If someone hits your car, you typically expect that driver’s insurance to fix any damage to your vehicle and pay any medical bills if you or your passengers get hurt. But what if that driver bought a bare-bones policy and doesn’t have enough coverage to make things right?
According to the Insurance Information Institute, depending on your home state, some 3 to 29 percent of drivers are underinsured. One in eight drivers in the U.S. isn’t insured at all. Gah! You can’t control how much insurance other drivers have, but you can help protect yourself from a shortfall with underinsured motorist coverage.
How does underinsured motorist coverage work?
When you’re in a collision that’s another driver’s fault, that driver’s liability and bodily injury coverage typically reimburses you for car repairs and medical bills. If the other driver’s policy isn’t robust enough, your underinsured motorist coverage may help make up the difference, depending on the extent of the damage and injury. The other driver’s liability coverage pays for your damage up to that policy’s limits, and then your underinsured motorist coverage may provide additional protection.
Because you’re essentially collecting money from another driver’s insurance company, you may need to make the case that you’re entitled to their coverage. It’s always a good idea to get a police report at the scene of a crash, as well as contact information for any witnesses. That might require proving that the other driver was at fault.
What types of underinsured motorist coverage are available?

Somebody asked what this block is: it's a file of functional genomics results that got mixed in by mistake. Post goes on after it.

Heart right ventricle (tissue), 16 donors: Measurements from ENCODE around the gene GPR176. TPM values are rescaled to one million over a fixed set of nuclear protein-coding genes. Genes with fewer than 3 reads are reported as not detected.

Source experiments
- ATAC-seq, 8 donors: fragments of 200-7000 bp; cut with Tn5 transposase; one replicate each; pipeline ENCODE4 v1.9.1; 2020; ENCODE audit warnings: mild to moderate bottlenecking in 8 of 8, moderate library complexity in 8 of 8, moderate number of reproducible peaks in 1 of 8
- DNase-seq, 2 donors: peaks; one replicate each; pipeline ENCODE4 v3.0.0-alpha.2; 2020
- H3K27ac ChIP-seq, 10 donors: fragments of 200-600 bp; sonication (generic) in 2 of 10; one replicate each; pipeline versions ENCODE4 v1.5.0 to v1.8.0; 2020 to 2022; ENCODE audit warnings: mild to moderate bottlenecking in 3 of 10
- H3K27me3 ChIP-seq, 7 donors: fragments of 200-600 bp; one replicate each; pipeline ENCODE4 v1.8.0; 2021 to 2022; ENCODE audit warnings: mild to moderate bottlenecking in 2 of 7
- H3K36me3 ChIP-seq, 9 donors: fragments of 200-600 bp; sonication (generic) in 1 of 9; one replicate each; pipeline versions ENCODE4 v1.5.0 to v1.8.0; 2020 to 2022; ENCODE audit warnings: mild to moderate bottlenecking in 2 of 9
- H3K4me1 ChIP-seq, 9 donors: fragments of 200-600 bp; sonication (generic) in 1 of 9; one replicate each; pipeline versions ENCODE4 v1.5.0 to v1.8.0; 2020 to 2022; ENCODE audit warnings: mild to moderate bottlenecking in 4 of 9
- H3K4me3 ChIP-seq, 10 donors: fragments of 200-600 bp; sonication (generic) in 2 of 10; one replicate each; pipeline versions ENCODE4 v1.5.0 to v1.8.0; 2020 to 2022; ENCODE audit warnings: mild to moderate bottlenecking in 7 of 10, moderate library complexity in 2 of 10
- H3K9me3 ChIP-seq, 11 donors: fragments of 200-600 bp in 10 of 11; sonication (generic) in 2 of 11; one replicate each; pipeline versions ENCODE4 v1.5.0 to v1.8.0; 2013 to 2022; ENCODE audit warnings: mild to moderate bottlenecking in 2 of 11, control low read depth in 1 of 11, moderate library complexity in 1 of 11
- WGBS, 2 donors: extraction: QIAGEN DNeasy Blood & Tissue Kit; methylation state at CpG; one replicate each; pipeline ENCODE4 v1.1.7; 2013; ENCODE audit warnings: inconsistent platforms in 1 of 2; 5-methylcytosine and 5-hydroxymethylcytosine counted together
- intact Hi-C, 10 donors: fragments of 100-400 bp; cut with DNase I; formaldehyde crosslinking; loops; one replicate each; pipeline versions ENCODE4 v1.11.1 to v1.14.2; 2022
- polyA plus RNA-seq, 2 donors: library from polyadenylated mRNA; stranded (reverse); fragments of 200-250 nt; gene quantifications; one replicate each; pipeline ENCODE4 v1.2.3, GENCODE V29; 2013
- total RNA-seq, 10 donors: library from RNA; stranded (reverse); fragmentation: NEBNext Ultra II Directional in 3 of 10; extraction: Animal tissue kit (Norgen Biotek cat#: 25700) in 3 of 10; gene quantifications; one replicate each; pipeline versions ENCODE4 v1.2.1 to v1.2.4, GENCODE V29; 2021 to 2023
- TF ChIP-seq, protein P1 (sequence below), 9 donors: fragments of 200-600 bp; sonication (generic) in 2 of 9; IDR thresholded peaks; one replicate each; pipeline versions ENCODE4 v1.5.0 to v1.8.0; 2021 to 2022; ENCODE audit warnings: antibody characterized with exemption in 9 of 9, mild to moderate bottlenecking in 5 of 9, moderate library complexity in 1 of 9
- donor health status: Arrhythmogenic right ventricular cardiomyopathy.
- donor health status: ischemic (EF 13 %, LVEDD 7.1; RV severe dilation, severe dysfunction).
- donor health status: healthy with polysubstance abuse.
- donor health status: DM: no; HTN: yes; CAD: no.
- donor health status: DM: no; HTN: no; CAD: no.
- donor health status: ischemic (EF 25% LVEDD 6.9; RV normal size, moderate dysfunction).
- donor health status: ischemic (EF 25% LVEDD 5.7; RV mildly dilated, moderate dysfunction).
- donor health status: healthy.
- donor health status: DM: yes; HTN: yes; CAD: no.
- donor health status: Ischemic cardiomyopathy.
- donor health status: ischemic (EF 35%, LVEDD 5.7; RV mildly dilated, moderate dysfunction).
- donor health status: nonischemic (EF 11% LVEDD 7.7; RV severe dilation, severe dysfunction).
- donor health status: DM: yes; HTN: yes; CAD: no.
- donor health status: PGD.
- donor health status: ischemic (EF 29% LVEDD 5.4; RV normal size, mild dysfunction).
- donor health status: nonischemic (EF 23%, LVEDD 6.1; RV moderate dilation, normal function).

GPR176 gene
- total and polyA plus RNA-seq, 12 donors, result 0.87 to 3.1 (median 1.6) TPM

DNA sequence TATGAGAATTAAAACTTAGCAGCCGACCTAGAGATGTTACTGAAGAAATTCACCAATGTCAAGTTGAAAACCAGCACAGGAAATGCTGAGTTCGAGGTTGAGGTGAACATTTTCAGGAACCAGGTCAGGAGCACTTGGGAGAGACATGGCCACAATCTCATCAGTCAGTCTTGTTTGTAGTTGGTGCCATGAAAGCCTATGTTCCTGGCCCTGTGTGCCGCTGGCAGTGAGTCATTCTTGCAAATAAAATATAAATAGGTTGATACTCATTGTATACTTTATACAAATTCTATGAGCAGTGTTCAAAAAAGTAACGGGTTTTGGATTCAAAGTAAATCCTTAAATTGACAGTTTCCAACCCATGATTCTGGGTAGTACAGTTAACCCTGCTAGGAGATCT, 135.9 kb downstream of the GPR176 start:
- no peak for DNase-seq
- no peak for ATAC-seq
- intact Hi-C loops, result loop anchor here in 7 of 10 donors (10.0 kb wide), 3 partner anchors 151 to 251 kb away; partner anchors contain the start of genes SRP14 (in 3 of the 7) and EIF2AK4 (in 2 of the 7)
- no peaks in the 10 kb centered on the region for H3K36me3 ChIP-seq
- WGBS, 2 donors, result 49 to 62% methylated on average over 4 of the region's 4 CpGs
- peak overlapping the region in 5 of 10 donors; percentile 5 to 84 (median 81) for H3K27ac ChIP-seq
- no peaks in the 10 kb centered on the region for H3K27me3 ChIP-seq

There are two main types of underinsured motorist coverage:
Underinsured motorist bodily injury coverage may pay a settlement for medical costs, lost wages, and pain and suffering if you or your passengers get hurt.
Underinsured motorist property damage may pay for repairs to your vehicle.
What is the difference between uninsured and underinsured?
Underinsured motorist coverage may help pay your medical expenses when you’re hit by a driver who has auto insurance but not enough to cover your bills (an underinsured driver).
Uninsured motorist coverage helps pay for those same damages if you’re hit by a driver who has no auto insurance at all (an uninsured driver).
What does underinsured motorist insurance cover?
Underinsured motorist insurance usually covers:
Repairs to your damaged vehicle;
Damage to your home, if it’s struck by someone else’s vehicle;
Medical bills for you and your passengers, including hospital care;
Compensation for pain and suffering;
Lost wages, if you’re unable to work due to your injuries;
Services that perform tasks that you did before you were injured, such as house cleaners and babysitters;
And funeral expenses for you and your passengers.
How do I get underinsured motorist insurance?
An insurance agent will work with you to find the policy that’s best for you. AAA offers a range of auto insurance, including underinsured motorist coverage. With AAA Insurance, you get coverage backed by decades of experience, supportive claims service, and emergency roadside assistance. Contact an agent and get a free auto insurance quote.